The already powerful, such as Gandalf and Galadriel, desire to take the Ring, but they also fear the consequences of wielding its power. When doubting his ability to eliminate the ring, Frodo offers it to Gandalf. The wizard immediately refuses because he recognizes the danger: "the way of the Ring to my heart is through pity, pity for weakness and the desire of strength to do good”. Because the ring is evil, the wizard knows that any attempt to wield it, even for good purposes, will eventually end up being corrupted, because the power to do as one wishes without being seen is too great for
This type of sentiment can be seen when Macbeth says “ Bloody instructions,being taught, return to plague the inventor” (Act 1, scene 7). Here, with the use of personification, we can see that Macbeth is wrestling with his ambition, as he is still toying with the idea of whether to kill Duncan or not. Macbeth is aware that murdering Duncan is bad and could eventually lead to even more bloodshed, he is also aware that murdering Duncan could ruin his honor which he greatly values. Macbeth states that Duncan is a good man and a good king, and from this he decides that ambition is not enough to justify the possible regicide of King Duncan. Lady Macbeth, on the other hand will do anything to pursue
During the course of the play, Macbeth goal is to fulfill only the prophecies that are beneficial to him and him only. His thirst for power allowed his character flaw to show, for he was consumed with hubris. While he is thinking about his plan to kill Duncan, Macbeth has all of these reasons not to kill Duncan, but his ambition is so strong, Macbeth cannot deny his urge to murder. “I have no spur to prick the sides of my intent, but only vaulting ambition” (I, vii, 25-27). He also says that, by eliminating Duncan, he would only be teaching his subjects that a rise to power is possible through violence, and karma would come back to bite him.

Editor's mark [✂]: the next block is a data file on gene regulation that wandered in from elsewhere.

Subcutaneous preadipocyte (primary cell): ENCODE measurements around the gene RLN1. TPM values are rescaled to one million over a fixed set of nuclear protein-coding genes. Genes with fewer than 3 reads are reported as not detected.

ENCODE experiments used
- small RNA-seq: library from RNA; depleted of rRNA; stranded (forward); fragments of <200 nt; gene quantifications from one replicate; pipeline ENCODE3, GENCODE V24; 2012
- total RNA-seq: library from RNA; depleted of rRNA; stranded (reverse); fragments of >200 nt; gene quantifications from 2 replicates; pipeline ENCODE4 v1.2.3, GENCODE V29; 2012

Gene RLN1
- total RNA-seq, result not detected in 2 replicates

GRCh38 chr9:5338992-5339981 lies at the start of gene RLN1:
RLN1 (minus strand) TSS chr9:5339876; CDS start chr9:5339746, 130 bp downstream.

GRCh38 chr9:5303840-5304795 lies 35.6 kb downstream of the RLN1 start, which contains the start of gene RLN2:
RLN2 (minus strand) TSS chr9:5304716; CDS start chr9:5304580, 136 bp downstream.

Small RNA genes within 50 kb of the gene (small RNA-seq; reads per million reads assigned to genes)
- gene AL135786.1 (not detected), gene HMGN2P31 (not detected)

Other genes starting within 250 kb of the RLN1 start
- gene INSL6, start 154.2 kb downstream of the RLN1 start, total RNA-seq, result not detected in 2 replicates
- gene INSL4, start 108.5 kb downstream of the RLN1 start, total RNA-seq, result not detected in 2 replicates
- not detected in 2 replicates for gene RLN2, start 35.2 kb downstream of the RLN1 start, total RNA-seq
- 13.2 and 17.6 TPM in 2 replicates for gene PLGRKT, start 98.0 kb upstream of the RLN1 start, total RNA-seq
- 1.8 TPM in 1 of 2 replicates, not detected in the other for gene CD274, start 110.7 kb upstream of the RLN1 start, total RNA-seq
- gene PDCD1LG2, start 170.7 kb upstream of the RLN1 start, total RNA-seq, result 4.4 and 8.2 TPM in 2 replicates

Even though you could say they knew about the consequences (as evidenced by Macbeth’s considering why it is wrong and wondering what would happen if they fail), so they weren’t blinded by their ambition, this is untrue because they were blind in the sense that they could not judge well the pros and cons of killing Duncan and could perceive correctly. This proves that whenever given the opportunity to do well, we should always think about the consequences on what could happen if we go too far. We need to look at it from every angle and ask ourselves “Is it really ok to cheat or am I overzealous? How is this going to end? Am I really doing what is right?” It’s important to aspire and be determined, but we need to make sure we are not blinded by our ambition, because even if we think we are seeing clearly now, hindsight is 20-20.
First it is evident that Macbeth is unable to carry out the murder as he is questioning his own morality; therefore, only through Lady Macbeth’s persuasion he can go on, making her guilty. Her persuasion led to Duncan’s death. Lady Macbeth goes on to question his manhood by saying, “When you durst do it, then you were a man” (I, ii, 49). In her argument she is using pathos an emotional appeal by trying to hit him where it would hurt the most so that he would be motivated to perform the task. It connects with the nature of power since questioning his manhood requires him emotionally to execute his plan.